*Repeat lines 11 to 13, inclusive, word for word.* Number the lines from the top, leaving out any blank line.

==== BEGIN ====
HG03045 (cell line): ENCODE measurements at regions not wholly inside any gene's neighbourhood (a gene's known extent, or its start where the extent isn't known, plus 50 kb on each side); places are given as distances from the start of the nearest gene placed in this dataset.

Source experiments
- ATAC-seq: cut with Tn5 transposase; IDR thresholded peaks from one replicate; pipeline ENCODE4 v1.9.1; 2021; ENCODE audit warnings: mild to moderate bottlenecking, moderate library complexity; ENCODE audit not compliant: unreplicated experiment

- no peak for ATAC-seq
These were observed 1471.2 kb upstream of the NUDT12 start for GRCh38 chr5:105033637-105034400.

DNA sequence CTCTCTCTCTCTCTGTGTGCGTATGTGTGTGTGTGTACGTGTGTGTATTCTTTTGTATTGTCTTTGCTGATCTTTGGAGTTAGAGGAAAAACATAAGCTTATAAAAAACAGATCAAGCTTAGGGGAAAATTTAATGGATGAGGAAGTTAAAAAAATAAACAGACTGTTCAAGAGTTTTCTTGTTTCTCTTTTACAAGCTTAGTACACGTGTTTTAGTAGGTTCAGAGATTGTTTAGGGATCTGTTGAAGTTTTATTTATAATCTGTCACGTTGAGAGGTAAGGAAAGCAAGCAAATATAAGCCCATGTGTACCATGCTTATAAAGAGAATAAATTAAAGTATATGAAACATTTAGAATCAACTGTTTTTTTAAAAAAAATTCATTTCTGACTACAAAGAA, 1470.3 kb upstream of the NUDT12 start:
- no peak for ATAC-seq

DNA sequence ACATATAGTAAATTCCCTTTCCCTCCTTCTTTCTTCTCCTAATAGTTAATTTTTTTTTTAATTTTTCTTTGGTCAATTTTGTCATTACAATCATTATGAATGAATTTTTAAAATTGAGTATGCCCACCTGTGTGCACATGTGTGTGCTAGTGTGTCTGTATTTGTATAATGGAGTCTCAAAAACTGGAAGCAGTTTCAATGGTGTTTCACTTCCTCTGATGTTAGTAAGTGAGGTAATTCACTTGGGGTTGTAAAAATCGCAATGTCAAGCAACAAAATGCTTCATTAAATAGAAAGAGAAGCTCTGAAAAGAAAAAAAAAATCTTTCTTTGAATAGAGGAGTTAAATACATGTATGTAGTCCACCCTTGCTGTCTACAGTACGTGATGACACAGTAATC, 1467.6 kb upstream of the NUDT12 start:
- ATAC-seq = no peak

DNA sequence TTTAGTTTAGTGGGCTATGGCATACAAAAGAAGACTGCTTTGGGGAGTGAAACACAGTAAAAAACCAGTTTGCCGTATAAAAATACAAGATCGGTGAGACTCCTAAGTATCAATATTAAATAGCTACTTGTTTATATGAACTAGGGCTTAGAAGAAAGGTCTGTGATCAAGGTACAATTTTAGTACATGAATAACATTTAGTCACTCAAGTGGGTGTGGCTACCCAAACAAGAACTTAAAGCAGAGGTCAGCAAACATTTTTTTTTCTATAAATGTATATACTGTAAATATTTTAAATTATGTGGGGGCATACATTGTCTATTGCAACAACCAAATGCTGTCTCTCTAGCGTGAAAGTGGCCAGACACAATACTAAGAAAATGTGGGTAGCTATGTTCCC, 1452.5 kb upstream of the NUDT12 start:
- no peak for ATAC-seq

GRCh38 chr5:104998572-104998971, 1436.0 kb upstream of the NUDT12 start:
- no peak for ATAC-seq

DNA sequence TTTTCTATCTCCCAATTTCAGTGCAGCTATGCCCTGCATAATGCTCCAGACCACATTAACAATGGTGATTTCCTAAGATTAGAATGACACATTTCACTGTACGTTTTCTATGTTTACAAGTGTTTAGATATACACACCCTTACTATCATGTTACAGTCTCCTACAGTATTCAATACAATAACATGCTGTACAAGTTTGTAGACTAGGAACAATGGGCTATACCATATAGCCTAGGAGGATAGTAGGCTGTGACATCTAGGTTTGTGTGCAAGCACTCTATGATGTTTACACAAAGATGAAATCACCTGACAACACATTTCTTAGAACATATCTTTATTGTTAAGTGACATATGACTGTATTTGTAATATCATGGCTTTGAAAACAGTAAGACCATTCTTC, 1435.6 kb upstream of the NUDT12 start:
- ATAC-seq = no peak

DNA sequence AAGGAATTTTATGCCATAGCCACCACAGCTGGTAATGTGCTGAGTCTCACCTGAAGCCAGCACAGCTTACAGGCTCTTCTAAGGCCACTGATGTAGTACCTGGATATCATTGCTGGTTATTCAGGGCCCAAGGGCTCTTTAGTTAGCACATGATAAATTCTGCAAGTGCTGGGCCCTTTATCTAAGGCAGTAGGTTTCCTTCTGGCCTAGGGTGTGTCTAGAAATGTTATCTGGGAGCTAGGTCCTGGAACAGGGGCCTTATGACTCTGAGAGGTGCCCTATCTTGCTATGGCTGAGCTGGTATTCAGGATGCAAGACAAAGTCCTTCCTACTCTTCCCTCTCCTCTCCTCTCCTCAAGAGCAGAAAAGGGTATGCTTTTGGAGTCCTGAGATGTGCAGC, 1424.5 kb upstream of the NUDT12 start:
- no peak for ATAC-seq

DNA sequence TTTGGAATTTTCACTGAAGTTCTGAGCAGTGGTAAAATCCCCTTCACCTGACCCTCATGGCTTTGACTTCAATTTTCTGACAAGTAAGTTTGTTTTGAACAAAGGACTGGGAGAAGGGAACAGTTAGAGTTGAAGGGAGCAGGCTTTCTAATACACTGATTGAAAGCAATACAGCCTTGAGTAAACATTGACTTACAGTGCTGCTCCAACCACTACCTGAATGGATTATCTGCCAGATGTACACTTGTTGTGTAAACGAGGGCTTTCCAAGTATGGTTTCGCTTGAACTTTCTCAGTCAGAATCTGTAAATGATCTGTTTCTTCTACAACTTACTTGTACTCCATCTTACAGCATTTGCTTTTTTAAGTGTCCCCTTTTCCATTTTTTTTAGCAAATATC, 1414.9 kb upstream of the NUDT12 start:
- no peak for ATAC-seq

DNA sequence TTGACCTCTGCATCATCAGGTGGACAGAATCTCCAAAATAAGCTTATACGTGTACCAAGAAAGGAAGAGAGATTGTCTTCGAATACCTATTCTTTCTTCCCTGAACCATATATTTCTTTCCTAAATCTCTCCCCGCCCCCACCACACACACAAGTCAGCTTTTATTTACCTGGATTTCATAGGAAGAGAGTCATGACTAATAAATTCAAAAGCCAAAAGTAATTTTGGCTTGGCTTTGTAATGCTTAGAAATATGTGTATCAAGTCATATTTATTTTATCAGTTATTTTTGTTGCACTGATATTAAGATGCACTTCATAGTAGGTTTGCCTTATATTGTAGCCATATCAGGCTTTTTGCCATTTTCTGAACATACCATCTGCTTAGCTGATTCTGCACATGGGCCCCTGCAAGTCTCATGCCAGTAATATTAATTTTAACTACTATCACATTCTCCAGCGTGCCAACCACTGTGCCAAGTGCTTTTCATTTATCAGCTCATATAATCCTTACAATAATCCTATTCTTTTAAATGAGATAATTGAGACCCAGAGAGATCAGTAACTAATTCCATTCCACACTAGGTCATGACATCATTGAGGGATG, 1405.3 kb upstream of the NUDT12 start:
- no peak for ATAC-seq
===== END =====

- no peak for ATAC-seq

GRCh38 chr5:104998572-104998971, 1436.0 kb upstream of the NUDT12 start:
- no peak for ATAC-seq